The administration noted that although this may be good for agriculture and tourism in the short term, it will cause also lakes to expand and bring floods and mudflows. In the long run the glaciers, which supply water to Asian rivers such as the Indus and the Ganges, could melt and disappear, putting water supplies in those regions in danger.

Ice-Free Foxe Basin in Late Summer, Canada – September 30th, 2009

67.7N 76.2W

September 30th, 2009 Category: Climate Change, Image of the day

Canada - August 26th, 2009Hudson Bay

Canada - August 26th, 2009

The waters of Foxe Basin, a shallow oceanic basin north of Hudson Bay, in Nunavut, Canada, located between Baffin Island (above) and the Melville Peninsula (left), appear greenish due to sediments and phytoplankton growth.

Foxe Basin is a broad, predominantly shallow depression, generally less than 100 metres (330 ft) in depth, while to the south, depths of up to 400 metres (1,300 ft) occur.

For most of the year, Foxe Basin is blocked by ice floes. In fact,  open pack ice is common throughout the summer and the basin is rarely ice-free until September.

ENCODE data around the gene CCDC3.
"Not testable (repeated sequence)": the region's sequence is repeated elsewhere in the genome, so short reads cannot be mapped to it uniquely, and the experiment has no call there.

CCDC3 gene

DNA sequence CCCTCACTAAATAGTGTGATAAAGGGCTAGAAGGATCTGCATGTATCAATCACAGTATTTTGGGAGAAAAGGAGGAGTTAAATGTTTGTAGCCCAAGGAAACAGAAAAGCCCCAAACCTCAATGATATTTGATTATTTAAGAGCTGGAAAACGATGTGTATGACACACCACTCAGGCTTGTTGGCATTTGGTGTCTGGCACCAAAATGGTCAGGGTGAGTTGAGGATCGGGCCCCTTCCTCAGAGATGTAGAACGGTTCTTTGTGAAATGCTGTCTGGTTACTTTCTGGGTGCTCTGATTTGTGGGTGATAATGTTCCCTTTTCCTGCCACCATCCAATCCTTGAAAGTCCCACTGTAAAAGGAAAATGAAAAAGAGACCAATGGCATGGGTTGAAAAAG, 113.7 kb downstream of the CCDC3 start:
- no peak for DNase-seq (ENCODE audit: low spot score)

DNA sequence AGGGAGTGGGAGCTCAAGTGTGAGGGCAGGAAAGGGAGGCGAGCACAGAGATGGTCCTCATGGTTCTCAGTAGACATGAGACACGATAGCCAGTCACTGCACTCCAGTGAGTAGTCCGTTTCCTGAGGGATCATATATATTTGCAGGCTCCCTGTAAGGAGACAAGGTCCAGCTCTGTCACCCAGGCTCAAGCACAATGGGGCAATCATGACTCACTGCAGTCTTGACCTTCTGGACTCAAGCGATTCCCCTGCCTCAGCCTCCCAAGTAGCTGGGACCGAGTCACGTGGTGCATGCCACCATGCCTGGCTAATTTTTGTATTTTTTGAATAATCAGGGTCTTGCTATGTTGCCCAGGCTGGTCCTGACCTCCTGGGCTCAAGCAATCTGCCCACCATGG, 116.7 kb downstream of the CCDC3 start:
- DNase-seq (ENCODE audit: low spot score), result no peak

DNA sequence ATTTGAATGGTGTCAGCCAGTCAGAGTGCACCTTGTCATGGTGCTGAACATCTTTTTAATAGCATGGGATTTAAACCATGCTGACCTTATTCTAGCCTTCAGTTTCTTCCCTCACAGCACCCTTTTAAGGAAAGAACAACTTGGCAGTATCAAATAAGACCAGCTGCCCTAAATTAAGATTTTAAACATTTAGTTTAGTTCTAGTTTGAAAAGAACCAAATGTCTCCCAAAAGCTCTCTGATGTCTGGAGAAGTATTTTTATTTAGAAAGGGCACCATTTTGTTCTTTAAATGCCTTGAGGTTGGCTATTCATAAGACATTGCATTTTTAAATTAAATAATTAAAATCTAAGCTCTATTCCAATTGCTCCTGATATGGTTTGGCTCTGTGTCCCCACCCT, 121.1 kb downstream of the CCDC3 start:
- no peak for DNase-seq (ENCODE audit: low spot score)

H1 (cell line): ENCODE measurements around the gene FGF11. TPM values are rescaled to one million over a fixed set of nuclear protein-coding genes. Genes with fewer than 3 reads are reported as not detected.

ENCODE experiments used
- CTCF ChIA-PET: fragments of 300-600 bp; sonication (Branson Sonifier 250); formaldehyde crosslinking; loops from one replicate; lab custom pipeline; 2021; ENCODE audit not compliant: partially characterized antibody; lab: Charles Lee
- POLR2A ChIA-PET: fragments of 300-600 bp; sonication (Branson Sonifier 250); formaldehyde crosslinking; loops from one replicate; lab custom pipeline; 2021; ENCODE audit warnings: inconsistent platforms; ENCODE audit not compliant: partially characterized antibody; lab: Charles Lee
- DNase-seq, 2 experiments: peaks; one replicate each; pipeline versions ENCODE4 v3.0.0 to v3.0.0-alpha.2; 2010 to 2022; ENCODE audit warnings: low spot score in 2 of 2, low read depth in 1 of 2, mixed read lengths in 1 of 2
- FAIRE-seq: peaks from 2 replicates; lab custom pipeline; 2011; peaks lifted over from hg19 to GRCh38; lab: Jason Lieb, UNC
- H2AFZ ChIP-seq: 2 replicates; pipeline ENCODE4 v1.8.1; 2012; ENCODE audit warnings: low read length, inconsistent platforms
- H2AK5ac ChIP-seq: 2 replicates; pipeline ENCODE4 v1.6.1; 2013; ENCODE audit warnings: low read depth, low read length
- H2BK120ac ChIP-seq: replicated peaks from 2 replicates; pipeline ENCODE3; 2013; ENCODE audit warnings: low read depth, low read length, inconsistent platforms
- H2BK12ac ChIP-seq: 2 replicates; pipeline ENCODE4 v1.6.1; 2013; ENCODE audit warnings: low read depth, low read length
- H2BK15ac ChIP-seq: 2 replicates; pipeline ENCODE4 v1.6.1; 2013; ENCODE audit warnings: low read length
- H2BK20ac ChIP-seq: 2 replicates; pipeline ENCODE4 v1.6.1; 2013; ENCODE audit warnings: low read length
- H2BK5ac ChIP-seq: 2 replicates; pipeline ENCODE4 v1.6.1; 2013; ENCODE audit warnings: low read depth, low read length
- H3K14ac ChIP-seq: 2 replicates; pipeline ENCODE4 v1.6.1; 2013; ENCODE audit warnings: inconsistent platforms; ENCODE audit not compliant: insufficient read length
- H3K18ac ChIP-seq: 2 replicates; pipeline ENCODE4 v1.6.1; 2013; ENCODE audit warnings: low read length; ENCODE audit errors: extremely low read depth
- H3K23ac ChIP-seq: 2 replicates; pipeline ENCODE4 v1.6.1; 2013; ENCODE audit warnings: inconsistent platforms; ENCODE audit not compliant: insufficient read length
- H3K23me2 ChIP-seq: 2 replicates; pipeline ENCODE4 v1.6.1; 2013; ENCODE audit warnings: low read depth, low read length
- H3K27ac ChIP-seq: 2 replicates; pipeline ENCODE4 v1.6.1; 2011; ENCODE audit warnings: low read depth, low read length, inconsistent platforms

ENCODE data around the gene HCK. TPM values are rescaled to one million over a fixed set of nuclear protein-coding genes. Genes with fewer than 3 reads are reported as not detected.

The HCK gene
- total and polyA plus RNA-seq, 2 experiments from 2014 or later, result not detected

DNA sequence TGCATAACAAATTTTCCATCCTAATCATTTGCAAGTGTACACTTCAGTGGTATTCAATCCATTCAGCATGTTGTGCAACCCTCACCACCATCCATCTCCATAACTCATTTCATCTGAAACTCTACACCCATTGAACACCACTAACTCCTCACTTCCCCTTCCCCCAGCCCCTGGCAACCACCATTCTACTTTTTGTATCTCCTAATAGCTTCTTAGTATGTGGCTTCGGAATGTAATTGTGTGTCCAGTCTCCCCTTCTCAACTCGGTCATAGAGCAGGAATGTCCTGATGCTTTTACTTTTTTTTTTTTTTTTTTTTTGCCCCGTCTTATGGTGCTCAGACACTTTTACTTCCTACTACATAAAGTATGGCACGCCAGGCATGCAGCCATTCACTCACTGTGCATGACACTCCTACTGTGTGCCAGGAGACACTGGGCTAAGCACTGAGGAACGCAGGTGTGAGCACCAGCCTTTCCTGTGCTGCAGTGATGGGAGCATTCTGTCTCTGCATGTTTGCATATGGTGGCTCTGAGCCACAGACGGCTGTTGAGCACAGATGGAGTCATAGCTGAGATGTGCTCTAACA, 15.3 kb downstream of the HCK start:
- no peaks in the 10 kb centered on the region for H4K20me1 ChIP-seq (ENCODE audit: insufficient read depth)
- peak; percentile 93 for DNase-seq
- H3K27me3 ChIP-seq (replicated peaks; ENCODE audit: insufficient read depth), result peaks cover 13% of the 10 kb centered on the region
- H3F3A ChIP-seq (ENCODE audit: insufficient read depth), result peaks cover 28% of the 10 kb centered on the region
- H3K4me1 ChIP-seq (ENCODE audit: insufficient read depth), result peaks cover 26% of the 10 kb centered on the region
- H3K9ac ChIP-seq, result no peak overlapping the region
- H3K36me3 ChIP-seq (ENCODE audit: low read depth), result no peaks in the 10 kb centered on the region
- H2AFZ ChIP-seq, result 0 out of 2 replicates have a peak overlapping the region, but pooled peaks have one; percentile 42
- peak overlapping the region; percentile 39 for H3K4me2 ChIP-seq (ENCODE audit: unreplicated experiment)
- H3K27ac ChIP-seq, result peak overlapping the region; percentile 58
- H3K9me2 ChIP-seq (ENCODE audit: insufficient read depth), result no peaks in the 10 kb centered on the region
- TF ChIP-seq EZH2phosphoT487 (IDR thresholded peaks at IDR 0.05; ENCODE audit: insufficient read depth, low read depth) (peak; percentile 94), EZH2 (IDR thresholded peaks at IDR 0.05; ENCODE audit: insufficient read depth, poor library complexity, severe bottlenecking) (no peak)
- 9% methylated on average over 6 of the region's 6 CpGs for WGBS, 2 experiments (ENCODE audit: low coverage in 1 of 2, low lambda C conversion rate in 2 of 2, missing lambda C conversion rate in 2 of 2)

In this image, taken in late August, very little ice is present, allowing the greenish waters to be observed. The nutrient-rich cold waters found in the basin are known to be especially favorable to phytoplankton and to have a high sediment content, explaining their color.

The numerous islands in the basin, including the rounded Prince Charles Island near the center, are important bird habitats. Bowhead whales migrate to the northern part of the basin each summer.

Also of note here is the bright white Barnes Ice Cap on central Baffin Island, north of Prince Charles Island. It covers close to 6000 km2 and has been thinning due to global warming. Between 1970 and 1984, the ice cap thinned 1.7 m. The ice cap is Canada’s oldest ice, being approximately 20,000 years old. It is a remnant of the Laurentide ice sheet, which covered much of Canada during the last ice age.

Climate Change Affects Lake Baikal, Russia – August 20th, 2009

53.1N 107.6E

August 20th, 2009 Category: Climate Change, Image of the day, Lakes

Lake Baikal, Russia - August 12th, 2009

Lake Baikal, Russia - August 12th, 2009